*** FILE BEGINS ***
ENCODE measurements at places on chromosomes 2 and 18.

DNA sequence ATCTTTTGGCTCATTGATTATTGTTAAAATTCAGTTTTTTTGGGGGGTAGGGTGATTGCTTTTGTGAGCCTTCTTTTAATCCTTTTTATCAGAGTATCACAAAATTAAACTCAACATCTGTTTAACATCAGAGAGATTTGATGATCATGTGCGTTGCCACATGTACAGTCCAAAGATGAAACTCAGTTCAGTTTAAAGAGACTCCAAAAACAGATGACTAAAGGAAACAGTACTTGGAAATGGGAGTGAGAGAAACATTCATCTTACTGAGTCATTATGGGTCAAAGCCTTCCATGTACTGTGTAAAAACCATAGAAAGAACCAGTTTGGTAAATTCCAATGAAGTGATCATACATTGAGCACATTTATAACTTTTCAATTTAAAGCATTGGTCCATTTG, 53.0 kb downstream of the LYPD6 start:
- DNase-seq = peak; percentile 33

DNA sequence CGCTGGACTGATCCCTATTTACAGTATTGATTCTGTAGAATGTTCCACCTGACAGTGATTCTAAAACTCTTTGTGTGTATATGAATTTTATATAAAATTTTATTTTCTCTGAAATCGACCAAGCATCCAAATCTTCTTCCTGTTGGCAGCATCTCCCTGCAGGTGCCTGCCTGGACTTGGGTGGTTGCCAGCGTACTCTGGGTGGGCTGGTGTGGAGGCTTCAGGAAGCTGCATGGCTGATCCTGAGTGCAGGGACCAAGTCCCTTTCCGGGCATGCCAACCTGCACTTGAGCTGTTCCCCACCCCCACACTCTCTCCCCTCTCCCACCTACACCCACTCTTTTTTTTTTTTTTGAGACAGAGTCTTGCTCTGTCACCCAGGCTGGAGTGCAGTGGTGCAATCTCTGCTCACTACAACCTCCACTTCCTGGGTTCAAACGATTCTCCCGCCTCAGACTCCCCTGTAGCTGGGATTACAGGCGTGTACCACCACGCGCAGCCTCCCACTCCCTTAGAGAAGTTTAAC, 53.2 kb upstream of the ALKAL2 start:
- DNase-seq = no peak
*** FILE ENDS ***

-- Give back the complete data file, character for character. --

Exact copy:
ENCODE measurements at places on chromosomes 2 and 18.

DNA sequence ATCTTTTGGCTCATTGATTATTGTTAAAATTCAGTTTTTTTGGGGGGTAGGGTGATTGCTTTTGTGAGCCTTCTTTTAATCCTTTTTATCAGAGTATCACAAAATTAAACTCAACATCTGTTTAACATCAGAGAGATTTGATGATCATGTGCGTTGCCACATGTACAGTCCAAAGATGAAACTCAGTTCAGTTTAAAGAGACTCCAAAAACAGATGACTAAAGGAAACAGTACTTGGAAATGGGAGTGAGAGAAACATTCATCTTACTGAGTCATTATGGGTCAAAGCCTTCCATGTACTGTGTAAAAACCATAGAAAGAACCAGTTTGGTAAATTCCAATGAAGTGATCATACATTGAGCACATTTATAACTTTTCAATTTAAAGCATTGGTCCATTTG, 53.0 kb downstream of the LYPD6 start:
- DNase-seq = peak; percentile 33

DNA sequence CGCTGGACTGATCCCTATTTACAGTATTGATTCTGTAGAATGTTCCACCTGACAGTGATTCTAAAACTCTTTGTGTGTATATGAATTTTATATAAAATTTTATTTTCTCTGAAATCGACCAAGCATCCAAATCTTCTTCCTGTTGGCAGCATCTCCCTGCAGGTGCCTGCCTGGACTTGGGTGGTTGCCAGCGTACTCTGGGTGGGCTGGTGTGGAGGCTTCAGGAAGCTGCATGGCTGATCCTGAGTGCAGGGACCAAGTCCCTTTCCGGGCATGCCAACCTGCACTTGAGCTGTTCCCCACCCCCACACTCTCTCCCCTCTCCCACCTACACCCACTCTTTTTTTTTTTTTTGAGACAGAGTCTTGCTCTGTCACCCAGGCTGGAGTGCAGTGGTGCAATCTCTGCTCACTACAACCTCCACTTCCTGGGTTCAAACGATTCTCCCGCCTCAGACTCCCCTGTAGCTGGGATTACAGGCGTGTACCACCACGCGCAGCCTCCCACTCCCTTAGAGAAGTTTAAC, 53.2 kb upstream of the ALKAL2 start:
- DNase-seq = no peak